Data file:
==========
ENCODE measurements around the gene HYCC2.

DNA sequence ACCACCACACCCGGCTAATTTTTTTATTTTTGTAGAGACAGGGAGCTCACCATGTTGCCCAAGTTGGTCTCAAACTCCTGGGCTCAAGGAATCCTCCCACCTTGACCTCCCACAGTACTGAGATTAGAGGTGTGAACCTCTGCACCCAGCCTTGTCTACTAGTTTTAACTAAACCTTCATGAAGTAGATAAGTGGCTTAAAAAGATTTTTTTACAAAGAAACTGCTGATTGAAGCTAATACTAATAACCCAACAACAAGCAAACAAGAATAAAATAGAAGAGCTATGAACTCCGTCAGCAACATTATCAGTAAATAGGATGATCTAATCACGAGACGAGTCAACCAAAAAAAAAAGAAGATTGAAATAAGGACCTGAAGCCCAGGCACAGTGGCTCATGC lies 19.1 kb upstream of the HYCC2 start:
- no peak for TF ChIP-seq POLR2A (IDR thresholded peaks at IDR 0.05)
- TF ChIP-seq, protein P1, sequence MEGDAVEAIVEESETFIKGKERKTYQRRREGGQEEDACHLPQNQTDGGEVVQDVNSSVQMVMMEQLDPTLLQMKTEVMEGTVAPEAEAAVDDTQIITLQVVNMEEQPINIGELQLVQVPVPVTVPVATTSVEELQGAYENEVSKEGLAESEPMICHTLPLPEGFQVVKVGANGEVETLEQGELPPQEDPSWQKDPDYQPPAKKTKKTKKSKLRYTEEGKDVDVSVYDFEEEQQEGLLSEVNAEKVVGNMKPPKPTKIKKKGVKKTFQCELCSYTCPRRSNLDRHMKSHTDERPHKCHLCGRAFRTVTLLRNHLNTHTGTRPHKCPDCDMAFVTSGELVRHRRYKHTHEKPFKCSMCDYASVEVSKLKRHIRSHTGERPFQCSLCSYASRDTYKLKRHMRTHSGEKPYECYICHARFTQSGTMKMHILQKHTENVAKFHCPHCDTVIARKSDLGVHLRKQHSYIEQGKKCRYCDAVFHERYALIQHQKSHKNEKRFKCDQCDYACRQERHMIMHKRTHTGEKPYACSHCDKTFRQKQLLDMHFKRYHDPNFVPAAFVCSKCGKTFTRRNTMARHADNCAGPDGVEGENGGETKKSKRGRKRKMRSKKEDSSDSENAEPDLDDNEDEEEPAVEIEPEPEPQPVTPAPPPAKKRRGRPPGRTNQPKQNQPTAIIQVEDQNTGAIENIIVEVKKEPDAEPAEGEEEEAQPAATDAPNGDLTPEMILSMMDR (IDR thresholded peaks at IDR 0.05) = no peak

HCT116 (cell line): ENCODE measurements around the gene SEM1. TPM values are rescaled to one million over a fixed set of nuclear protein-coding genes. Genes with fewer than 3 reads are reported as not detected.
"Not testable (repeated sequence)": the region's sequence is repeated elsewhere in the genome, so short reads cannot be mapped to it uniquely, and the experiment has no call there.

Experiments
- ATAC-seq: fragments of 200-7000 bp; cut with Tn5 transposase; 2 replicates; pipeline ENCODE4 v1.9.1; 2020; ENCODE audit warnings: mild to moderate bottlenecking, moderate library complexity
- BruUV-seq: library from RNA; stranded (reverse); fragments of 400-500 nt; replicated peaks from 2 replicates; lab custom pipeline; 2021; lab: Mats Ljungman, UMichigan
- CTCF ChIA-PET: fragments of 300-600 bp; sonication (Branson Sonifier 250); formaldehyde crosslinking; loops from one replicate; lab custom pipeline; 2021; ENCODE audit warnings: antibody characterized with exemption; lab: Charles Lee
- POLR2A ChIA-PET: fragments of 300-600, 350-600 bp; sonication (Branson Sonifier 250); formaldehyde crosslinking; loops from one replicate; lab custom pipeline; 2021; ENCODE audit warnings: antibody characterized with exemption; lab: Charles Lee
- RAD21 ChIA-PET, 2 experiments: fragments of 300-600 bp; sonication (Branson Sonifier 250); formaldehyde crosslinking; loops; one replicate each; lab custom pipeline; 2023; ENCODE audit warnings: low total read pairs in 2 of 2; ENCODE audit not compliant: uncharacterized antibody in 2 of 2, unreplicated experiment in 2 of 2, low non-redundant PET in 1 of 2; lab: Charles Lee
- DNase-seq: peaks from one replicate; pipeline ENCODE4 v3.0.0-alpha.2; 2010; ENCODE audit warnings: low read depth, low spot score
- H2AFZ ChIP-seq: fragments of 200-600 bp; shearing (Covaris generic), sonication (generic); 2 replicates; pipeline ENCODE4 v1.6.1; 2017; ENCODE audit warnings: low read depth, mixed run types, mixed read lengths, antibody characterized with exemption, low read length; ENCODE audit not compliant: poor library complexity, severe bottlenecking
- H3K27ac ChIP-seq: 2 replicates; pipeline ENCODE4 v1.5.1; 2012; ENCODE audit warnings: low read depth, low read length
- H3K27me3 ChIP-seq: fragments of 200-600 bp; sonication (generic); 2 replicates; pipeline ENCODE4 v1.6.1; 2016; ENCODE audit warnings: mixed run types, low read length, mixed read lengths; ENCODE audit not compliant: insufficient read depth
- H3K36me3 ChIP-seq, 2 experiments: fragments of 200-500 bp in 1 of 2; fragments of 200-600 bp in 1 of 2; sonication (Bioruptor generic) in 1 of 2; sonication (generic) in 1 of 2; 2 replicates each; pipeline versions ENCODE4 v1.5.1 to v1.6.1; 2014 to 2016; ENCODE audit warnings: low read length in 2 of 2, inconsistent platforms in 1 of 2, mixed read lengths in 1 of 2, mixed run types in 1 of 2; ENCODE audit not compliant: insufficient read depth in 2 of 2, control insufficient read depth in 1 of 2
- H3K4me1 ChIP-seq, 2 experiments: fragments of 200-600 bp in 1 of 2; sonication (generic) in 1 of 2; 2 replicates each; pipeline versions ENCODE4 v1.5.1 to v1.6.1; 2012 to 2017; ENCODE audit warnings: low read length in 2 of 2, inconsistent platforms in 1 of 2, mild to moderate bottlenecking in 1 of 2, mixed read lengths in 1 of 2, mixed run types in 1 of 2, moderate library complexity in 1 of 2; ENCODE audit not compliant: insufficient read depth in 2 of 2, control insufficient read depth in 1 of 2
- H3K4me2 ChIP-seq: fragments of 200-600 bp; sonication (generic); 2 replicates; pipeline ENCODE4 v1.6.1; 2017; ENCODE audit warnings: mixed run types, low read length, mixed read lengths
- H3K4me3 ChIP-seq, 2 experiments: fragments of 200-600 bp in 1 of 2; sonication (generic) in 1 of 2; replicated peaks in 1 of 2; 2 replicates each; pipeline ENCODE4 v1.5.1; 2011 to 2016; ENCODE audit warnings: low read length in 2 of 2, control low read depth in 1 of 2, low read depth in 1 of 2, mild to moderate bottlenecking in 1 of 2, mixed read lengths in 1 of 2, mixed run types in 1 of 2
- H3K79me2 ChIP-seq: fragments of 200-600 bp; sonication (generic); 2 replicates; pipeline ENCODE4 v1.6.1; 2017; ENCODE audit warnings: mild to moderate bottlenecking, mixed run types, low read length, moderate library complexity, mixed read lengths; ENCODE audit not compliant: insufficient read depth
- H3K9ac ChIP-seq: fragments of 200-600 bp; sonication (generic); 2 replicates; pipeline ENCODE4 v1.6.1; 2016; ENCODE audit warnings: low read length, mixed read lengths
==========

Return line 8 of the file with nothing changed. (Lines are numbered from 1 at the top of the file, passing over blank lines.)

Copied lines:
- ATAC-seq: fragments of 200-7000 bp; cut with Tn5 transposase; 2 replicates; pipeline ENCODE4 v1.9.1; 2020; ENCODE audit warnings: mild to moderate bottlenecking, moderate library complexity